Liverpool’s Transfer Hangover

Liverpool’s Transfer Hangover
March 18, 2014 Chris Rowland

by Martin McLaughlin.

NB. This is a direct follow on from the article Football and Finance, Liverpool and the Top 6 from September 2012. There is an explanation of much of the terminology at the beginning of that article and a familiarity with many of the themes raised in that article would be useful.

At the start of the month the Liverpool accounts covering the year ending on May 31 2013 were released. This was supposed to be the year when all was well, FSG had slashed the wage bill, we’d break even and financial normality would finally return to Liverpool Football Club. Ahem, not exactly.

FIG1

Part 1 – No Longer Exceptional

A loss of FIFTY MILLION, but how? Two and a half years of FSG-rule have led to cumulative losses of (deep breath) £140m. We’ve heard that the wage bill was slashed and Ian Ayre opens negotiations on transfers at £10 and a packet of crisps. It must be something else, something exceptional. Who did we fire this time? Please let it be Ian Ayre. No, no, he’s still here. It’s the stadium again isn’t it?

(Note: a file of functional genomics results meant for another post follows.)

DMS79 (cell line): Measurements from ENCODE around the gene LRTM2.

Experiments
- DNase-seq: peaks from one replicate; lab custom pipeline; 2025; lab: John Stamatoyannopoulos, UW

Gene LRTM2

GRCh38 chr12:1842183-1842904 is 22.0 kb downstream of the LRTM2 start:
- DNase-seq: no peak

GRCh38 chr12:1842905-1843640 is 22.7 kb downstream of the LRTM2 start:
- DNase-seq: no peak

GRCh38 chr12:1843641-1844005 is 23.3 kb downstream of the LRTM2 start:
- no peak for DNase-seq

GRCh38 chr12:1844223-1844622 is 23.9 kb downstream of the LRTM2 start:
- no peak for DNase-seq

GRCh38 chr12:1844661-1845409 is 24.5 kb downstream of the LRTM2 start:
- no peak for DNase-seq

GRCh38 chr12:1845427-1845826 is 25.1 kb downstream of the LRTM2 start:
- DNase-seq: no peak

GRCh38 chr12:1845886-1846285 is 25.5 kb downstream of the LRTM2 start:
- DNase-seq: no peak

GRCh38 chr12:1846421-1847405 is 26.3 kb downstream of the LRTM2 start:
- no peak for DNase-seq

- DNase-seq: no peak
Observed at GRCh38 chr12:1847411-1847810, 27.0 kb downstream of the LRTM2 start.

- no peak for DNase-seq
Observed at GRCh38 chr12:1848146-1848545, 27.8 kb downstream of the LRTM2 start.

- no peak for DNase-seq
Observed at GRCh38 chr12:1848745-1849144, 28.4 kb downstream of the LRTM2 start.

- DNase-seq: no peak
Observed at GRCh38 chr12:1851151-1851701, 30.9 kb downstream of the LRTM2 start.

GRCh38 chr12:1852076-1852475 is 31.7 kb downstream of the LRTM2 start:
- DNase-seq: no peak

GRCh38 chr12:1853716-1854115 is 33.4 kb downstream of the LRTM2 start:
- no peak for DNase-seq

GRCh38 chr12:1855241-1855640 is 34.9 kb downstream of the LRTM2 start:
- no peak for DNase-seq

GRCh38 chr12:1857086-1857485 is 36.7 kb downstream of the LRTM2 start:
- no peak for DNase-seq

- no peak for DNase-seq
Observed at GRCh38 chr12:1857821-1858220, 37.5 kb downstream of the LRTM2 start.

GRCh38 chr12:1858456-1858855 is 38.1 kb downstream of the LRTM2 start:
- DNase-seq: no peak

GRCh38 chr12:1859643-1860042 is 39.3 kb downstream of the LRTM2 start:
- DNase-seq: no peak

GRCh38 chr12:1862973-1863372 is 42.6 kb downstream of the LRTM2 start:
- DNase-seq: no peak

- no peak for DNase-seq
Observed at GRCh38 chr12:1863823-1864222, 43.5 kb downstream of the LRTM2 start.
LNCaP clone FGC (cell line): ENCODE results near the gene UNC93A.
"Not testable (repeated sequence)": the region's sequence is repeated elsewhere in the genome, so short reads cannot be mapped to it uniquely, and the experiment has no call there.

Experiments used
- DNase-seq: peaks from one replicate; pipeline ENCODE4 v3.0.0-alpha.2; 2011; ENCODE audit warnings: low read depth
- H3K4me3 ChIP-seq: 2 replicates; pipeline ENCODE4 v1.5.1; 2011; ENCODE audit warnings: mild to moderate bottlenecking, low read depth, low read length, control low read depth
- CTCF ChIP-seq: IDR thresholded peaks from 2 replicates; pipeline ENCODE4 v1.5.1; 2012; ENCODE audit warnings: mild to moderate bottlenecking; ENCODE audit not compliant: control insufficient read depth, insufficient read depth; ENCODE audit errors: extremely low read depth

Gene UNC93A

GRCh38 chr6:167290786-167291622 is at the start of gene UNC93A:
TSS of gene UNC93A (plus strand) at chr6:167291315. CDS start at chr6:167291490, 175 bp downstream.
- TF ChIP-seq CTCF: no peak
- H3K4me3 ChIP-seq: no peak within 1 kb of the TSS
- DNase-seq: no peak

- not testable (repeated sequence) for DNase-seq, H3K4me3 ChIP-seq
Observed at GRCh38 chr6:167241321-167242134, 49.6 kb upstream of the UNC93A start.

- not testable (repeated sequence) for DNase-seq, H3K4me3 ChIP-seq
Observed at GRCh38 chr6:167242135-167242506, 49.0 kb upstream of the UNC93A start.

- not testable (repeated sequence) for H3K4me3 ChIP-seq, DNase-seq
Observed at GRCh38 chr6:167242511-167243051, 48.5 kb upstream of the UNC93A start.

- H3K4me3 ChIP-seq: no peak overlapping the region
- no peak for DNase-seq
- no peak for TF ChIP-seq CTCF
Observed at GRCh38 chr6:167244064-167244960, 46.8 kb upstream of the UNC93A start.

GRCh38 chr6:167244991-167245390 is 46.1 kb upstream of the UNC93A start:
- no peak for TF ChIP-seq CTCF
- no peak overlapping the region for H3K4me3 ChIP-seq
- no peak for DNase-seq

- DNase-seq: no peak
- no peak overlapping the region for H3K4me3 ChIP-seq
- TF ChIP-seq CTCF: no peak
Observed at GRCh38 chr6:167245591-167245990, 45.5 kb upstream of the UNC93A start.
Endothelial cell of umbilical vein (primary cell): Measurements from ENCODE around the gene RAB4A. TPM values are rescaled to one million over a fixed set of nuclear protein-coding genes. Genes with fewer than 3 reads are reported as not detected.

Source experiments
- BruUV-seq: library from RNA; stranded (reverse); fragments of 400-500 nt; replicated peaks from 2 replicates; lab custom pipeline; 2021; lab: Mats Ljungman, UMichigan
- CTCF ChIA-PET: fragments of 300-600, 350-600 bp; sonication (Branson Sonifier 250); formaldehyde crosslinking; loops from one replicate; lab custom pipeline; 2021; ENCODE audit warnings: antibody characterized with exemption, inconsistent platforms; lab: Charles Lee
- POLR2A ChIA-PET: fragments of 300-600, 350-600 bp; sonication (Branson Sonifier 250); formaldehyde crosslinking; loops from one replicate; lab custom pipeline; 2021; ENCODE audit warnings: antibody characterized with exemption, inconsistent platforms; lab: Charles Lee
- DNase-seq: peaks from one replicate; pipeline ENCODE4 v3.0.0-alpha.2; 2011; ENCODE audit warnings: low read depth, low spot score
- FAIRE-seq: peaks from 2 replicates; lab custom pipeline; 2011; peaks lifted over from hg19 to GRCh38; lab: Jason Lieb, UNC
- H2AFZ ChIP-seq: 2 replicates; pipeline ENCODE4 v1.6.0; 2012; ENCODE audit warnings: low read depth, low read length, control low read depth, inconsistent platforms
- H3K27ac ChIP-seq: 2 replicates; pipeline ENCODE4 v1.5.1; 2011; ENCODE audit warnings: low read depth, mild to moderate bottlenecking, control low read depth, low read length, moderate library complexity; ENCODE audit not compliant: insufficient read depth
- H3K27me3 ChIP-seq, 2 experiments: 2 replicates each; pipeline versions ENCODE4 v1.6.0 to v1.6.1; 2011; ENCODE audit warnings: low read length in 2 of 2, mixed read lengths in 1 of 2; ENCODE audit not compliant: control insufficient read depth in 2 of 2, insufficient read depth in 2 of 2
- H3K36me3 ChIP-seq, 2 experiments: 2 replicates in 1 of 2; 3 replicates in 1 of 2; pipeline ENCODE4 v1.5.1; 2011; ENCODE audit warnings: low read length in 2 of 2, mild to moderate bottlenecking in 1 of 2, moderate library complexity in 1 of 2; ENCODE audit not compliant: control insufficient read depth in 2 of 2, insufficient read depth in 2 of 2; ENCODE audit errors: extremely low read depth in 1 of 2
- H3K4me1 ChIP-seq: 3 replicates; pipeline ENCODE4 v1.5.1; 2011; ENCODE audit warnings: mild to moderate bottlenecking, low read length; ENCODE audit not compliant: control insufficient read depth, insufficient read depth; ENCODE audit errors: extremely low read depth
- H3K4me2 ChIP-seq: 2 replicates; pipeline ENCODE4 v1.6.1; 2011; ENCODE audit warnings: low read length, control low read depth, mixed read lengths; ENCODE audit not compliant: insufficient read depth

FIG2

Based on the above graph we can all rejoice. We’ve stopped sacking managers, we’ve stopped spending £60m on ghost stadium designs. We’re normal again. The annus horribilis that was 2010-2011 is clearly visible in the nearly £60m of exceptional costs which requires its own special stratospheric part of the cost scale. A tidy £10m was required for the Dalglish to Rodgers transition in 2011-2012, but we’re down to a virtually negligible £2m now. If it’s not something exceptional then what is it?

Let’s get other costs (ie maintaining Anfield, offices, transport, hotels etc) out of the way first. I have previously mentioned that they tend to scale up in line with revenue and that continues to be the case. The 2012-2013 figure is 26% of revenue which is close to the 24% average. Nothing to see here.

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